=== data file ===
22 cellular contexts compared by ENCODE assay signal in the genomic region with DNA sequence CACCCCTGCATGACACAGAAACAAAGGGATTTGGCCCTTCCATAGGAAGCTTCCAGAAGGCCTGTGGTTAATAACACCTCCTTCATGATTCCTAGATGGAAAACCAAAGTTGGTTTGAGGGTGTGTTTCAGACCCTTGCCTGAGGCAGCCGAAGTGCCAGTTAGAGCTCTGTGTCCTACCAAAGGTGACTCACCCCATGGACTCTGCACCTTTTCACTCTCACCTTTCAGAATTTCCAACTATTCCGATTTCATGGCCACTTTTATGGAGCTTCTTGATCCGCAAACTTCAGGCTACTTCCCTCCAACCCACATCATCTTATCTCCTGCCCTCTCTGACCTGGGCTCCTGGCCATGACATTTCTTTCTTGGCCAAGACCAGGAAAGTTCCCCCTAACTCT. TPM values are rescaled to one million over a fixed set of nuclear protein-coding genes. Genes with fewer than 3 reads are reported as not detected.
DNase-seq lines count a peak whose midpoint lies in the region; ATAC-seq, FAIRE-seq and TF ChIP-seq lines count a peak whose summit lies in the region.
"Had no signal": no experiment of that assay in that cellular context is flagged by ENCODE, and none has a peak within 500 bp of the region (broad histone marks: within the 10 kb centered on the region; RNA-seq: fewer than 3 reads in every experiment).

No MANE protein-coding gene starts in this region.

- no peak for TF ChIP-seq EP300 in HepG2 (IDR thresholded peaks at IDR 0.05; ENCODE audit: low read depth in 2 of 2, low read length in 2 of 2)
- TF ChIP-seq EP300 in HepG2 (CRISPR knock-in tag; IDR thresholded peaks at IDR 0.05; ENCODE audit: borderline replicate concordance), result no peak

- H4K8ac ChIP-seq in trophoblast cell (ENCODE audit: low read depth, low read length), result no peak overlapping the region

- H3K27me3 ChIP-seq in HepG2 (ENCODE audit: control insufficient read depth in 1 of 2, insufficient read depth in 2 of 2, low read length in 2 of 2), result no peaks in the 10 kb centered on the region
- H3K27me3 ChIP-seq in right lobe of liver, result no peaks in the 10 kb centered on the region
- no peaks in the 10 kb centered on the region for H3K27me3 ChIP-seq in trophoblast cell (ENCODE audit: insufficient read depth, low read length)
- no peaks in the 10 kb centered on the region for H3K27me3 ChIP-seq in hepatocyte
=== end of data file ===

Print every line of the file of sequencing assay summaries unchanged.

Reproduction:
22 cellular contexts compared by ENCODE assay signal in the genomic region with DNA sequence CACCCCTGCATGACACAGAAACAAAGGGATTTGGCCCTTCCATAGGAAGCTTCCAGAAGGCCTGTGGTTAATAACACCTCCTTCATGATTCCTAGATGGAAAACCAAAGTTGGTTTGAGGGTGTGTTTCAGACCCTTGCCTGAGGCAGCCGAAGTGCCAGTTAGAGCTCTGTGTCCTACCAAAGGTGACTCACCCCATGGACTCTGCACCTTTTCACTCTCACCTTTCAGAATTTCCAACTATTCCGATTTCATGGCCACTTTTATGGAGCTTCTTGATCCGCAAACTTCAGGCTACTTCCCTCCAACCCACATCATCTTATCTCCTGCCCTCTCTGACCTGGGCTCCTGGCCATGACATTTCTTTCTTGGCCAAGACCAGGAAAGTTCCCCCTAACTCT. TPM values are rescaled to one million over a fixed set of nuclear protein-coding genes. Genes with fewer than 3 reads are reported as not detected.
DNase-seq lines count a peak whose midpoint lies in the region; ATAC-seq, FAIRE-seq and TF ChIP-seq lines count a peak whose summit lies in the region.
"Had no signal": no experiment of that assay in that cellular context is flagged by ENCODE, and none has a peak within 500 bp of the region (broad histone marks: within the 10 kb centered on the region; RNA-seq: fewer than 3 reads in every experiment).

No MANE protein-coding gene starts in this region.

- no peak for TF ChIP-seq EP300 in HepG2 (IDR thresholded peaks at IDR 0.05; ENCODE audit: low read depth in 2 of 2, low read length in 2 of 2)
- TF ChIP-seq EP300 in HepG2 (CRISPR knock-in tag; IDR thresholded peaks at IDR 0.05; ENCODE audit: borderline replicate concordance), result no peak

- H4K8ac ChIP-seq in trophoblast cell (ENCODE audit: low read depth, low read length), result no peak overlapping the region

- H3K27me3 ChIP-seq in HepG2 (ENCODE audit: control insufficient read depth in 1 of 2, insufficient read depth in 2 of 2, low read length in 2 of 2), result no peaks in the 10 kb centered on the region
- H3K27me3 ChIP-seq in right lobe of liver, result no peaks in the 10 kb centered on the region
- no peaks in the 10 kb centered on the region for H3K27me3 ChIP-seq in trophoblast cell (ENCODE audit: insufficient read depth, low read length)
- no peaks in the 10 kb centered on the region for H3K27me3 ChIP-seq in hepatocyte